Fully half of all human protein comes from man made ammonia. Plants require nitrogen to produce protein and ammonia is the only viable source for large scale nitrogren applications. The United States uses about 18.5 million tons of ammonia annually from the global production of 131 million tons. 90% of this is used in agriculture. Over the last forty four years of statistics corn has averaged nearly 44% of the total, wheat almost 14%, and the remaining 42% of agricultural use is spread among all other crops.

   American farmers planted 86 million acres of corn and 65 million acres of wheat in 2008.Corn fertilization averaged 170 pounds of ammonia per acre and wheat received 72 pounds per acre. Yields averaged 154 bushels per acre for corn and 36 bushels per acre for wheat.

  Fertilization rates are given in ammonia equivalents. Depending on the crop, producer preference and availability, ammonia can be applied in various compounds.  Actual usage by volume of nitrogen was anhydrous ammonia (59%), urea (27%), a mixture of urea and ammonium nitrate known as UAN (9%), and the remainder were various specialty forms of fixed nitrogen such as ammonium phosphate compounds.

   Properly fertilized wheat will yield fifty to sixty bushels an acre while alternating fallow cultivation methods will struggle to produce just a little more than half that amount. Protein content is also a concern - hard red spring wheat will have up to 17% protein when fertilized and as little as 9% if not. Many farmers didn't fertilize in the fall of 2008 due to the difference between grain price and ammonia price which may mean a 50% reduction in total yield and a a 40% reduction in protein in what is harvested. If this has happened to farmers in all of the large wheat exporting nations, and we believe it has, it's a recipe for collapsing governments all over the developing world.

   The corn crop is raised primarily for its starch content and protein is not closely tracked. A sudden reduction in ammonia based fertilizer input here will have the same yield effect as is seen with wheat - a sudden plunge to about half of the current average.

Domestic Ammonia Production Facilities

   These 29 locations are ammonia plants either operating or, in the case of the recently idled Agrium Kenai facility, in good enough condition to be returned to service. Many of these plants are not purely ammonia production but instead operate in conjunction with follow on fertilizer manufacturing or are involved in the production of derivative industrial products such as nitric acid. All capacity figures are in thousands of tons of ammonia per year.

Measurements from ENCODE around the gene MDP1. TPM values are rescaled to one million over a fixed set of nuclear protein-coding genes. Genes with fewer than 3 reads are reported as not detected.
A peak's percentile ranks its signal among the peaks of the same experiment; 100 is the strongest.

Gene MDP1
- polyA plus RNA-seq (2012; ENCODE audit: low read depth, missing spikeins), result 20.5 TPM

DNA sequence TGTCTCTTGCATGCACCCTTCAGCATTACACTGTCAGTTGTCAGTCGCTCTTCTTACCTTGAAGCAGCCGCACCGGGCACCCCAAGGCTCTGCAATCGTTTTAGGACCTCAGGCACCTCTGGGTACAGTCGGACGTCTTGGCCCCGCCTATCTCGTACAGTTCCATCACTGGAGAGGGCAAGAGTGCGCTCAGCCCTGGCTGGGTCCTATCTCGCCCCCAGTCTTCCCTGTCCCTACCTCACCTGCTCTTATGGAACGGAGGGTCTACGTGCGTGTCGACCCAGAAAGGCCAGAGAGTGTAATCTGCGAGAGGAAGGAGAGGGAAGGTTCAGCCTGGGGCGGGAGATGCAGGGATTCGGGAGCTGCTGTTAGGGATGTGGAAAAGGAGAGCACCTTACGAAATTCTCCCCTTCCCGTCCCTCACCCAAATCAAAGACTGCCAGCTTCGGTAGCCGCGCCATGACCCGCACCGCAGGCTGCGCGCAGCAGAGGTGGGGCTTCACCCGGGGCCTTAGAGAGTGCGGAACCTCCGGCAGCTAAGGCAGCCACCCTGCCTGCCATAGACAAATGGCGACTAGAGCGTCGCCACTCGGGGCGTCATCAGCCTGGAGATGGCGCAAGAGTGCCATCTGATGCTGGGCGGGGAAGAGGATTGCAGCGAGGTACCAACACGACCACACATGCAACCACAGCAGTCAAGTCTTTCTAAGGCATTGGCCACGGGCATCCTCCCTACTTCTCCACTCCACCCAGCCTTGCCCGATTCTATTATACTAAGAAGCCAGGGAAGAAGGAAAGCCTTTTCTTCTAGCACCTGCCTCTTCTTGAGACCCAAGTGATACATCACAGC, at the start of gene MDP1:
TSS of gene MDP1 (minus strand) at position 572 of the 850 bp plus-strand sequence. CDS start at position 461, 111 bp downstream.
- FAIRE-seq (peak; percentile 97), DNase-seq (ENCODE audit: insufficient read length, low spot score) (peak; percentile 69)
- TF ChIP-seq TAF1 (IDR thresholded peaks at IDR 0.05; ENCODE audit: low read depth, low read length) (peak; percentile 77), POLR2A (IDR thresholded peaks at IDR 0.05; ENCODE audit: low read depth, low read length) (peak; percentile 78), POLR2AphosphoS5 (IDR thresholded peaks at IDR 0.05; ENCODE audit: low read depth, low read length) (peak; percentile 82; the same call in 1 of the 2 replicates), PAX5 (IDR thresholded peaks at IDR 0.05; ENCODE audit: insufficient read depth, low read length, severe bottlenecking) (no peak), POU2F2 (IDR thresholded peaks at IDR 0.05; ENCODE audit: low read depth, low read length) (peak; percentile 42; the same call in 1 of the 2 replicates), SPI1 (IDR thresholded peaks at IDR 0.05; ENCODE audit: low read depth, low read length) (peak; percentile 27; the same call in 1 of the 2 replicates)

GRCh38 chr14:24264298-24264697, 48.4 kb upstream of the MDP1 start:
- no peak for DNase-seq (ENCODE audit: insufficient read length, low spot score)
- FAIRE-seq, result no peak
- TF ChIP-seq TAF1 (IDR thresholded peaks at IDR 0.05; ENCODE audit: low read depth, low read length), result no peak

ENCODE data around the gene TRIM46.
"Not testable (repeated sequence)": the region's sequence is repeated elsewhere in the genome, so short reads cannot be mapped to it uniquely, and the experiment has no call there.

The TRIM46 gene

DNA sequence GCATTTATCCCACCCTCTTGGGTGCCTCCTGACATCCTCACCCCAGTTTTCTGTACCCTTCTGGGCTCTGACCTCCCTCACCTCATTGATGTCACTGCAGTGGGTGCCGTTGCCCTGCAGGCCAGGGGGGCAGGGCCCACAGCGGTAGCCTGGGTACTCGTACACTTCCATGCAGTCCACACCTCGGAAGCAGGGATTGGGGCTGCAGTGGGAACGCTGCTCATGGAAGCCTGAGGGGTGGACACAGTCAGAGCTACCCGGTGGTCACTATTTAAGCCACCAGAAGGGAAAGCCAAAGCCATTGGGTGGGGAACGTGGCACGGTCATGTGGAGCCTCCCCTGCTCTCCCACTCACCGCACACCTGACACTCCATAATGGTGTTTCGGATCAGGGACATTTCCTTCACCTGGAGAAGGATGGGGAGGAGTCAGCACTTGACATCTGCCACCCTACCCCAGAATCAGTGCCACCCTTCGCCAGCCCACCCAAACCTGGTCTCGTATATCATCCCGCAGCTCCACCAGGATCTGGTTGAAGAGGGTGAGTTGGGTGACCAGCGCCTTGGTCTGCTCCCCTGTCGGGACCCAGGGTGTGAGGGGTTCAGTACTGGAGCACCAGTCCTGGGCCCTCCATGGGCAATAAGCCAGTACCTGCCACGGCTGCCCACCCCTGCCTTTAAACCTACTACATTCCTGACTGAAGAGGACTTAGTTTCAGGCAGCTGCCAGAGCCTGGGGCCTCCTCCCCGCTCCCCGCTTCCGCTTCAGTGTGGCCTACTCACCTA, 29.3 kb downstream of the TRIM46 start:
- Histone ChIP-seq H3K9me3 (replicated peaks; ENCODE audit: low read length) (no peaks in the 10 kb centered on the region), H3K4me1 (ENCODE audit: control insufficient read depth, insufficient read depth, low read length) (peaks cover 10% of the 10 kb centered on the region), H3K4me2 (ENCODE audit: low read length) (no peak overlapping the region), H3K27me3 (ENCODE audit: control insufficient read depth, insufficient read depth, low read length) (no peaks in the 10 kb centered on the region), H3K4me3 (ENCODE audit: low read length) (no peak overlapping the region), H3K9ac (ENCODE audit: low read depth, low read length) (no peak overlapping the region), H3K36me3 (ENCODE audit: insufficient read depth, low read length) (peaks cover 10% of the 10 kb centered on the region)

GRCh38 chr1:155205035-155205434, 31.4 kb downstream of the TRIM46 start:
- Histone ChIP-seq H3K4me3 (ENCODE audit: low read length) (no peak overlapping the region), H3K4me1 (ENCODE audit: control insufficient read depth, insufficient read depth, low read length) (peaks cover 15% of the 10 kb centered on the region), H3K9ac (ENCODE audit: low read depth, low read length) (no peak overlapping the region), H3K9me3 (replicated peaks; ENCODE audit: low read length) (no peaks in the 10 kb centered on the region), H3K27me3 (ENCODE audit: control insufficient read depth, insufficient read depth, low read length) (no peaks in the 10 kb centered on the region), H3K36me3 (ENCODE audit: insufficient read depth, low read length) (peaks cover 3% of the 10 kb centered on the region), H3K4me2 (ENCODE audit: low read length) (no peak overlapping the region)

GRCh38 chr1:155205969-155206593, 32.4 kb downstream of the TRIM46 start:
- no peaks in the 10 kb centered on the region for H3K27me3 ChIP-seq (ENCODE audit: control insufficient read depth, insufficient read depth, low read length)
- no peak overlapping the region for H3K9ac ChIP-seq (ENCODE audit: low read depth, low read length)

Owner Location Capacity
Agrium Borger-TX 490
Agrium Kenai-AK 280
Agrium Kennewick-WA 545
CF Industries Donaldsonville-LA 2040
Coffeyville Resources Coffeyville-KS 375
Dakota Gasification Beulah-ND 363
Dyno Nobel Cheyenne-WY 174
Dyno Nobel St. Helens-OR 101
Green Valley Creston-IA 32
Honeywell International Hopewell-VA 530
Koch Nitrogen Beatrice-NE 265
Koch Nitrogen Dodge City-KS 280
Koch Nitrogen Enid-OK 930
Koch Nitrogen Fort Dodge-IA 350
Koch Nitrogen Sterlington-LA 1110
LSB Industries Cherokee-AL 159
LSB Industries Pryor-OK 300
Mosaic Company Donaldsonville-LA 508
PCS Nitrogen Augusta-GA 688
PCS Nitrogen Geismar-LA 483
PCS Nitrogen Lima-OH 542
PCS Nitrogen Memphis-TN 371
Rentech Energy East Dubuque-IA 278
Terra Industries Beaumont-TX 231
Terra Industries Donaldsonville-LA 360
Terra Industries Port Neal-IA 336
Terra Industries Verdigris-OK 953
Terra Industries Woodward-OK 399
Terra Industries Yazoo City-MS 454
Total 13945

U.S. Ammonia Facilities Excluding Alaska

   This is a link to the Google Earth file that was used to produce the map image you see. Clicking individual site markers will lead to the given company's web page associated with the site, should I have been able to locate one. Koch and Terra are particularly forthcoming regarding what their plants actually produce.

Domestic Ammonia Economics

   Domestic ammonia production was 10.7 million tons in 2007 and the USGS states that plants were running at 84% capacity,  I list the Agrium Kennewick facility which is easily locatable both via Google Earth and web searches but it did not make the USGS plant list for that year. Capacity and production figures are not exact and I attribute this to overall market instability - plants were on and off based on commodity prices.

   2007 imported ammonia  totaled 7.9 million tons. Major suppliers were Trinidad (55%), Russia (21%), and Canada (12%). The price at port is stated to be $339/ton indicating a transfer of $2.7 billion overseas. 2008 prices were dramatically higher and wealth transfer was perhaps double this amount.